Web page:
The Tragedy of the Common Lisp:

Why Large Languages Explode

by Mark S. Miller

Adapted from a 2015 es-discuss thread. “Common Lisp” is not the topic. It serves only as one of many illustrative counter-examples.

I have been on the JavaScript standards committee (TC39) since 2007. On TC39, we appreciate the value of language simplicity. But over time, we have lost our vigilance against encroaching complexity. We must better understand how that happens naturally, what the costs are if left unchecked, and what to do about it. This essay is addressed not just to TC39, but to all those who wish to influence the trajectory of the JavaScript standard or any standard facing similar pressures. Learn from our mistakes!

The Algol, Smalltalk, Pascal, and early Scheme languages were prized for being small and beautiful. The early C and JavaScript languages were justifiably criticized for many things, and rarely mistaken for beautiful. But they were small, and this aspect was properly and widely appreciated. When a language is small, our appreciation of it is often driven by the sense “I can learn the whole thing, and then I will have a mastery of it”, and later “I know the whole thing. I love the fact that there are no corners I don’t know.” For C and JavaScript, few who thought they knew the whole thing actually did — the details were actually fiendishly complex. Nevertheless, this sense drove much of the satisfaction with everyday usage.

The esthetic of smallness of JavaScript lasted through the EcmaScript-5 standard. I participated heavily in both EcmaScript-5 and EcmaScript-2015 and in both cases I am proud of my contributions. EcmaScript-2015 is much larger, but is nevertheless a better language. Given where we started, we could not have achieved these gains in the utility of JavaScript without such an increase in size. I do not regret most of the additions that grew EcmaScript-5 to EcmaScript-2015. For many of these, had we the EcmaScript-2015 standards process to do over again, I would likely make similar additions.

Each of the additions that grew EcmaScript-5 to EcmaScript-2015 had to pass a very high bar. Psychologically, this made sense to all of us because we were starting from a language, EcmaScript-5, whose smallness we could still appreciate. When a language is small, every additional feature is viscerally felt as a significant percentage increase in the size of the language. The specific benefits of a feature are always visible to its advocates. For a small language, a new feature’s general costs in added complexity are also still visible to everyone.

The future of JavaScript?

Once a language gets beyond a certain complexity — say LaTeX, Common Lisp, C++, PL/1, modern Java — the experience of programming in it is more like carving out a subset of features for one’s personal use out of what seems like an infinite sea of features, most of which we become resigned to never learning. Once a language feels infinite, the specific benefits of a new feature are still apparent. But the general costs in added complexity are no longer apparent. They are no longer felt by those discussing the new feature. Infinity + 1 === Infinity. Even aLargeNumber + 1 === approximatelyAsLargeANumber. This is the death of a thousand cuts that causes these monstrosities to grow without bound.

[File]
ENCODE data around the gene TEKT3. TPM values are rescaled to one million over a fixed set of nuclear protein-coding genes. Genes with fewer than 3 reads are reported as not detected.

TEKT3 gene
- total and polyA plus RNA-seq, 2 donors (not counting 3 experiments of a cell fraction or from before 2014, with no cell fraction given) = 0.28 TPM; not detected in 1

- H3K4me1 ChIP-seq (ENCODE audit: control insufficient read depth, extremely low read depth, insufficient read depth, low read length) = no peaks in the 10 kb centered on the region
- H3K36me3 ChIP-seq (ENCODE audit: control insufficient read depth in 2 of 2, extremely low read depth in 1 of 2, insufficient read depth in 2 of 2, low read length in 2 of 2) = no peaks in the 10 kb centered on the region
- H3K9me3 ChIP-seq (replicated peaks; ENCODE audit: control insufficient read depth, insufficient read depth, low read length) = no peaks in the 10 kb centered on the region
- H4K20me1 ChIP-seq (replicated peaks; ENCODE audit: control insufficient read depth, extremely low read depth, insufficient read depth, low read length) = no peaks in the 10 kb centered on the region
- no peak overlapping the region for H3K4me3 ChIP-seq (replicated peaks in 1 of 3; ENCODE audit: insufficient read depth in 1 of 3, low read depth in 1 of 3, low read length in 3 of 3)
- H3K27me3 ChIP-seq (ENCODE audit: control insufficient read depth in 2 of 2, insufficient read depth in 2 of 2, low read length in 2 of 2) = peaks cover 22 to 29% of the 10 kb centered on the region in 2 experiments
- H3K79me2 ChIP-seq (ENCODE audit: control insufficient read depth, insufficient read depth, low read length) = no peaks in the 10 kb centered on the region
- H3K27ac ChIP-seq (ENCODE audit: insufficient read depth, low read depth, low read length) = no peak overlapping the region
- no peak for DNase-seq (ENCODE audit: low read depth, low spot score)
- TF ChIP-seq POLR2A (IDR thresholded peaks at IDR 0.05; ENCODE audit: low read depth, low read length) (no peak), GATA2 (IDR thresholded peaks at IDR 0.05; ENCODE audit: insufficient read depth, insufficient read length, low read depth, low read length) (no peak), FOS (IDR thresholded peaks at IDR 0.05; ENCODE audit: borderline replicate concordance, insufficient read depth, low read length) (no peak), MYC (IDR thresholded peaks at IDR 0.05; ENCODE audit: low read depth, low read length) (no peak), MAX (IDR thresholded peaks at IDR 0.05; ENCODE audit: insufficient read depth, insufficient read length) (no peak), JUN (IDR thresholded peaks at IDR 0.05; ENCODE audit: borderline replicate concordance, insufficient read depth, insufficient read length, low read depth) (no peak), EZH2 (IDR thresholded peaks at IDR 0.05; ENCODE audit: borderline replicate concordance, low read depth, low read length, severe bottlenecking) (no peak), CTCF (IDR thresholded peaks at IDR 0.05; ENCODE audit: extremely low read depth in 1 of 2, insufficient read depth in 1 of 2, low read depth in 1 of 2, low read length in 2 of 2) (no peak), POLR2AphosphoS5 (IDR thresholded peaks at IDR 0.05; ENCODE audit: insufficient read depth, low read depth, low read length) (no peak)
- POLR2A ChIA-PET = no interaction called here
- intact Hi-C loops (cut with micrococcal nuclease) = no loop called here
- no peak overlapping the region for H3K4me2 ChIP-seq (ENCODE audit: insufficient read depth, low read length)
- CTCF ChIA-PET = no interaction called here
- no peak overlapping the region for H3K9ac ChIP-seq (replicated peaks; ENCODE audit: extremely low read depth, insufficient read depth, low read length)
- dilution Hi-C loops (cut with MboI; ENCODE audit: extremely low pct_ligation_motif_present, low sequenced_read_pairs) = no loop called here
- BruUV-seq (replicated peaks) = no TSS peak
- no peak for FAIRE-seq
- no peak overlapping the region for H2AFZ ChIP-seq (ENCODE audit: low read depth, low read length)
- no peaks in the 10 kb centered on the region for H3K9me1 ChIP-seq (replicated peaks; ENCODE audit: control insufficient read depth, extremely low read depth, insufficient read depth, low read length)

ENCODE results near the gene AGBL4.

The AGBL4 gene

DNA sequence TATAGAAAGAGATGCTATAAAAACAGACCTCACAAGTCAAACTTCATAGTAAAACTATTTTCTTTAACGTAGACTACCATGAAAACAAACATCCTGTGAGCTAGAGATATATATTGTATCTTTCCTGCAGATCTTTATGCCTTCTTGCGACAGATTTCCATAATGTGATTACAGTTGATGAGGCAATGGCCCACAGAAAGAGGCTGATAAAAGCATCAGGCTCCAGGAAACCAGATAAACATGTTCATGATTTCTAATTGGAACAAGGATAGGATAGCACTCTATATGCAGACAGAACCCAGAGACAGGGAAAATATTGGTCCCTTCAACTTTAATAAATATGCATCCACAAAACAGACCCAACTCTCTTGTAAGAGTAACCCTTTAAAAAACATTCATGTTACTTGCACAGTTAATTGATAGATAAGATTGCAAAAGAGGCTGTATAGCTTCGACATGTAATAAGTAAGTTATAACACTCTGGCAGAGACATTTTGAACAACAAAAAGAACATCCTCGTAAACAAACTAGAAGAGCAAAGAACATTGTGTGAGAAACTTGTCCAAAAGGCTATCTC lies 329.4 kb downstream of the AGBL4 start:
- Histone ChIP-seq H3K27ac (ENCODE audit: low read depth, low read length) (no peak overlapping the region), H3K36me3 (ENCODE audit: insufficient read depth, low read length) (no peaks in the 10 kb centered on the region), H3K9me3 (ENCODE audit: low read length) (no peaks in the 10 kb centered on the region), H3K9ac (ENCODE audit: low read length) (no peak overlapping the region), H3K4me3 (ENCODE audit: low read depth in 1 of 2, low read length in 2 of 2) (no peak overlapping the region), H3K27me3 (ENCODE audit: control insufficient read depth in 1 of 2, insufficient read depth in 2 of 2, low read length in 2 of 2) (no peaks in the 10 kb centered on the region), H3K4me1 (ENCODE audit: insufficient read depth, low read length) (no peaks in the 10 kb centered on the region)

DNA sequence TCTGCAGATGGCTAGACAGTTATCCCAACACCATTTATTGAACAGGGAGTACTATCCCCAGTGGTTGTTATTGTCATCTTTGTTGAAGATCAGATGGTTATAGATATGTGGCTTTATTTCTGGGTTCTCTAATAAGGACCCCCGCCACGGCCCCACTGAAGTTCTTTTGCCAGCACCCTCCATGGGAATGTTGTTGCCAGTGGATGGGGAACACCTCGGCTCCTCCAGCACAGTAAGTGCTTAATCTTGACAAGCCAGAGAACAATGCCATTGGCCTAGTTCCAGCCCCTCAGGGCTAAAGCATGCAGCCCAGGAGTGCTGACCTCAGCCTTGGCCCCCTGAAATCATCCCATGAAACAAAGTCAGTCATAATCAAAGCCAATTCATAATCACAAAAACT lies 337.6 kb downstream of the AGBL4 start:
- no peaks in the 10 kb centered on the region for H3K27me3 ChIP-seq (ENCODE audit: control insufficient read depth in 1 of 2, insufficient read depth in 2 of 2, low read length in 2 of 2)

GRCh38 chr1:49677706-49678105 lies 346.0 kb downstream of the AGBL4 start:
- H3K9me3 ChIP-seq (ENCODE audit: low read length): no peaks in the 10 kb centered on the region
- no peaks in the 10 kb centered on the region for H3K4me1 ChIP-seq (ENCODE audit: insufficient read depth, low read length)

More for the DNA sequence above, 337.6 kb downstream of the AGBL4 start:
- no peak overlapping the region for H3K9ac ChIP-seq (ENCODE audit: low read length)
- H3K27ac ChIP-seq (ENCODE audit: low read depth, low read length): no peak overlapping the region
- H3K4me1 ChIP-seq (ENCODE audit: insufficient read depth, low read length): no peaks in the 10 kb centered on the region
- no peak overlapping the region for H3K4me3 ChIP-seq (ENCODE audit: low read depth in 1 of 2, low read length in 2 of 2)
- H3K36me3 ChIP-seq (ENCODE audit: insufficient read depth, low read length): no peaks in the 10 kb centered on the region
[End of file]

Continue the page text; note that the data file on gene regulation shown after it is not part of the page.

So please, I beg everyone influencing the language, when considering a new feature, please apply a higher bar than “Wouldn’t it be nice if we could also write it this way?”. I believe that EcmaScript-2015 is in that middle territory where unrestrained growth is not yet inevitable, but only if we all restrain each other with high standards for any proposed new feature. As a community, we need more of a shared sense of panic about the size that EcmaScript-2015 has already grown to. Ideally, our panic should increase, not decrease, with further growth from here as our size approaches the point of no return.

Some distinctions

Non-uniform pressure to stay small

The urgency of minimalism gets weaker as we move from core language to standardizing libraries. The overall standard language can be seen as consisting of these major parts:

  • Fundamental syntax — the special forms that cannot faithfully be explained by local expansion to other syntax.
  • Semantic state — the state that computation manipulates.
  • Kernel builtins — the portion of the built in library providing functionality that, if it were absent, could not be provided instead by user code.
  • Non-kernel intrinsics — built in libraries that could be implemented in JavaScript, but that semantic state or kernel builtins depend on. For example, with proxies, one might be able to implement Array in user code. But other kernel builtins already have a dependency on Array specifically, giving it a privileged position over any replacement.
  • Syntactic sugar — the syntax that can be explained by local expansion to fundamental syntax.
  • Global convenience libraries — could be implemented by unprivileged user code, but given standard global naming paths in the primordial global namespace.
  • Standard convenience modules — blessing community-developed modules as standard.

I have listed these in order, according to my sense of the costs of growth and the urgency for minimalism. For all of these we still need to exercise discipline. Only for the last one that we should consider growth of absolute size to be unbounded; restricting only the rate of growth as we wait for candidates to prove themselves first by the de facto process of community adoption. Ideally, TC39 should stop being the bottleneck on the last bullet anyway, as external de facto and de jure processes should be perfectly capable of independently arguing about and evolving standard convenience modules.